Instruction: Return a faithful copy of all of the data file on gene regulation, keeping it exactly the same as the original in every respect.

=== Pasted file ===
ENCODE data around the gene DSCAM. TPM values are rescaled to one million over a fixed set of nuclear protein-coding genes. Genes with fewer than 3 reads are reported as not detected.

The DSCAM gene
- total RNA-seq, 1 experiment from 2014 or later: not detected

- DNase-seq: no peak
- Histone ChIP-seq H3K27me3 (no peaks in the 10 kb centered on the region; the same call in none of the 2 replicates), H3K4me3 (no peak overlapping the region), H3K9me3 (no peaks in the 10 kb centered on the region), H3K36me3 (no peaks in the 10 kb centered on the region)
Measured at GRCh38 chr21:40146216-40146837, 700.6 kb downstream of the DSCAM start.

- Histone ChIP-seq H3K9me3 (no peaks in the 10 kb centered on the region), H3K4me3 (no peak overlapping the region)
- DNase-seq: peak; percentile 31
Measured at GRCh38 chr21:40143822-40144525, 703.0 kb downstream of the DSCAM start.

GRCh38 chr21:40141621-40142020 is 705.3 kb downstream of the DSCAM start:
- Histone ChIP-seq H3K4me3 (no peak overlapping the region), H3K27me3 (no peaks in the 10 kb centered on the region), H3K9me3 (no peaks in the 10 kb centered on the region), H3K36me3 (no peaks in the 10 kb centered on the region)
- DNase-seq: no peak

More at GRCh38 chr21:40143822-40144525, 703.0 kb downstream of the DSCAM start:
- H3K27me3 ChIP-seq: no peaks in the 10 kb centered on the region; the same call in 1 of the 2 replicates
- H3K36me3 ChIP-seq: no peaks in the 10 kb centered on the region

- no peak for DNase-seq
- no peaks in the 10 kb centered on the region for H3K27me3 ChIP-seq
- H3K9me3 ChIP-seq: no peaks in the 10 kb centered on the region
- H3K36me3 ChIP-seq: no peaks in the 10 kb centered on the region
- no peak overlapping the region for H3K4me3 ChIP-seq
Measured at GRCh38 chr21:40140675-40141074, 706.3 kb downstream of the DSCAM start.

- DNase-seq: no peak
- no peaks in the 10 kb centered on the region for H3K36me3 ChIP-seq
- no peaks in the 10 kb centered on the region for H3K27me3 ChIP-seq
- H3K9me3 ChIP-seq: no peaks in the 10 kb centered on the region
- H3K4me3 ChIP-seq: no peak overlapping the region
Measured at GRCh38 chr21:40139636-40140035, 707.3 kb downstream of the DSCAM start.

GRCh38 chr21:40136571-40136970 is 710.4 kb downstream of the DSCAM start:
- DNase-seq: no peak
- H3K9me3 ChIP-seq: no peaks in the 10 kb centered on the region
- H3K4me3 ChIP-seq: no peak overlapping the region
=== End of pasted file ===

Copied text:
ENCODE data around the gene DSCAM. TPM values are rescaled to one million over a fixed set of nuclear protein-coding genes. Genes with fewer than 3 reads are reported as not detected.

The DSCAM gene
- total RNA-seq, 1 experiment from 2014 or later: not detected

- DNase-seq: no peak
- Histone ChIP-seq H3K27me3 (no peaks in the 10 kb centered on the region; the same call in none of the 2 replicates), H3K4me3 (no peak overlapping the region), H3K9me3 (no peaks in the 10 kb centered on the region), H3K36me3 (no peaks in the 10 kb centered on the region)
Measured at GRCh38 chr21:40146216-40146837, 700.6 kb downstream of the DSCAM start.

- Histone ChIP-seq H3K9me3 (no peaks in the 10 kb centered on the region), H3K4me3 (no peak overlapping the region)
- DNase-seq: peak; percentile 31
Measured at GRCh38 chr21:40143822-40144525, 703.0 kb downstream of the DSCAM start.

GRCh38 chr21:40141621-40142020 is 705.3 kb downstream of the DSCAM start:
- Histone ChIP-seq H3K4me3 (no peak overlapping the region), H3K27me3 (no peaks in the 10 kb centered on the region), H3K9me3 (no peaks in the 10 kb centered on the region), H3K36me3 (no peaks in the 10 kb centered on the region)
- DNase-seq: no peak

More at GRCh38 chr21:40143822-40144525, 703.0 kb downstream of the DSCAM start:
- H3K27me3 ChIP-seq: no peaks in the 10 kb centered on the region; the same call in 1 of the 2 replicates
- H3K36me3 ChIP-seq: no peaks in the 10 kb centered on the region

- no peak for DNase-seq
- no peaks in the 10 kb centered on the region for H3K27me3 ChIP-seq
- H3K9me3 ChIP-seq: no peaks in the 10 kb centered on the region
- H3K36me3 ChIP-seq: no peaks in the 10 kb centered on the region
- no peak overlapping the region for H3K4me3 ChIP-seq
Measured at GRCh38 chr21:40140675-40141074, 706.3 kb downstream of the DSCAM start.

- DNase-seq: no peak
- no peaks in the 10 kb centered on the region for H3K36me3 ChIP-seq
- no peaks in the 10 kb centered on the region for H3K27me3 ChIP-seq
- H3K9me3 ChIP-seq: no peaks in the 10 kb centered on the region
- H3K4me3 ChIP-seq: no peak overlapping the region
Measured at GRCh38 chr21:40139636-40140035, 707.3 kb downstream of the DSCAM start.

GRCh38 chr21:40136571-40136970 is 710.4 kb downstream of the DSCAM start:
- DNase-seq: no peak
- H3K9me3 ChIP-seq: no peaks in the 10 kb centered on the region
- H3K4me3 ChIP-seq: no peak overlapping the region